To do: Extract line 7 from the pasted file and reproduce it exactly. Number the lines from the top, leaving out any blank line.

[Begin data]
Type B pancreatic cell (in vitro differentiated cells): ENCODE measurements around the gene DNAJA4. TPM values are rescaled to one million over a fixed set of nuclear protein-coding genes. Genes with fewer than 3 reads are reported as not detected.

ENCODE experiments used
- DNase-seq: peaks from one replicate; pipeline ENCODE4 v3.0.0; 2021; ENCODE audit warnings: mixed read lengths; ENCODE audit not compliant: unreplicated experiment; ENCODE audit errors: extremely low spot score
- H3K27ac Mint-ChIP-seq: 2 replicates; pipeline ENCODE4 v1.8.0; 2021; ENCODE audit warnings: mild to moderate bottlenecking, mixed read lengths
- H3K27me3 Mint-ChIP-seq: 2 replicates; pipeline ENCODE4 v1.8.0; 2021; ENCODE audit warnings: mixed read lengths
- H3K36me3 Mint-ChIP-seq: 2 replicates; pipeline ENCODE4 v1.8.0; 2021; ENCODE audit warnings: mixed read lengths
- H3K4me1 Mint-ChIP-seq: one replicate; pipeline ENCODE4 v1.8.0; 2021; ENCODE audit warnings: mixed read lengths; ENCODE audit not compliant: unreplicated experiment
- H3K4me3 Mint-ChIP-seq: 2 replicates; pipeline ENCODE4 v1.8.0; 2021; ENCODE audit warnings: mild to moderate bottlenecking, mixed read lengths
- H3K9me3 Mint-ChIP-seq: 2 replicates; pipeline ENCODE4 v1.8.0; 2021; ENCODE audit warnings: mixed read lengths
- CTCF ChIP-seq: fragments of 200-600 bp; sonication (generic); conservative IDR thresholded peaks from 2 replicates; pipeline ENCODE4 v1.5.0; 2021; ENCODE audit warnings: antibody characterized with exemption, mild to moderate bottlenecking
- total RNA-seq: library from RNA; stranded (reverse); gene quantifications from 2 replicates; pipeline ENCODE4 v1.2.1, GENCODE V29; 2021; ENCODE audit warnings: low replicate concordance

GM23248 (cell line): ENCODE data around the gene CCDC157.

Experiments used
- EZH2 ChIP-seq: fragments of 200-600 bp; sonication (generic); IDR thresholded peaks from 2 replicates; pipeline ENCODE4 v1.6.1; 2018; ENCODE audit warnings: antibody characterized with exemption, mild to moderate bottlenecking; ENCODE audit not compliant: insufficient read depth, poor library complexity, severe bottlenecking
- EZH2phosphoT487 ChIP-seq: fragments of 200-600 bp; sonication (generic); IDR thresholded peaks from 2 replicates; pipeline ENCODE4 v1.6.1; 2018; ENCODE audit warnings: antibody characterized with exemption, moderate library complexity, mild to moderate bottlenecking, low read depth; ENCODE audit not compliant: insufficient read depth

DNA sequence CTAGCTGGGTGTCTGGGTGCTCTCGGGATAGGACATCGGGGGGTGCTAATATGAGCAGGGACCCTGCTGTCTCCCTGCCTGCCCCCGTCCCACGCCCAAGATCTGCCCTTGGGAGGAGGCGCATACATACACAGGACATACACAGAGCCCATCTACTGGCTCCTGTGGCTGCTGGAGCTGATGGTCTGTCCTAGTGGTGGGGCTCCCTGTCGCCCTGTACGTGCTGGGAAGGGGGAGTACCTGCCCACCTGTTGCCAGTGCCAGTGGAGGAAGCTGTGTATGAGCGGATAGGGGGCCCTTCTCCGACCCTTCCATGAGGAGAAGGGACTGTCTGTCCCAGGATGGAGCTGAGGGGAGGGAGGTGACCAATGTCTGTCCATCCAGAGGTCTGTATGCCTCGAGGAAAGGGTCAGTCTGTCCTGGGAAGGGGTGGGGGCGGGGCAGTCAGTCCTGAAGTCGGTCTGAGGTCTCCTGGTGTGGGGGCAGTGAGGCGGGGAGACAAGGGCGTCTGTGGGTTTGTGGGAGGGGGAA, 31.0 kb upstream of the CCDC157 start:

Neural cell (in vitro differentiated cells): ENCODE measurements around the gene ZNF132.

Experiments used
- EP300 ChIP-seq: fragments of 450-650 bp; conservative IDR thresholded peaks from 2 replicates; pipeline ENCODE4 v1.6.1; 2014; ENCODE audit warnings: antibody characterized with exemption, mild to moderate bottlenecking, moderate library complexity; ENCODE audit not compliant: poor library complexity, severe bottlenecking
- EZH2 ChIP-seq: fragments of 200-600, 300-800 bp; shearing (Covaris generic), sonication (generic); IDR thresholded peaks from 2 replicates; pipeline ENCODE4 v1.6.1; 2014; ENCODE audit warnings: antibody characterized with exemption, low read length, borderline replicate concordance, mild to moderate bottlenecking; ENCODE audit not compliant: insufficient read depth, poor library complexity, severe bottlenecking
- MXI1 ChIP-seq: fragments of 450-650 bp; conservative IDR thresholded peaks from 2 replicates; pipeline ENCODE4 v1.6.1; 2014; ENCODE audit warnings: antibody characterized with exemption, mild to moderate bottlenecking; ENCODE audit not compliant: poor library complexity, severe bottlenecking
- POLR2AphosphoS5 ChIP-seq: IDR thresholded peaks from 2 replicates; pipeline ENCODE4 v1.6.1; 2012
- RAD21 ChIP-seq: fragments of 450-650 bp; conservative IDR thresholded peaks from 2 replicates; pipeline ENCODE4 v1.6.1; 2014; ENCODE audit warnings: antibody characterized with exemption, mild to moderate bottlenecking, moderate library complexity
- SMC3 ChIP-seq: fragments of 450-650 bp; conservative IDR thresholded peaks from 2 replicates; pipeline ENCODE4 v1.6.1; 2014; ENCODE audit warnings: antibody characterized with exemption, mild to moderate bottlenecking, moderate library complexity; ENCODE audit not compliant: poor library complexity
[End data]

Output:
- H3K4me1 Mint-ChIP-seq: one replicate; pipeline ENCODE4 v1.8.0; 2021; ENCODE audit warnings: mixed read lengths; ENCODE audit not compliant: unreplicated experiment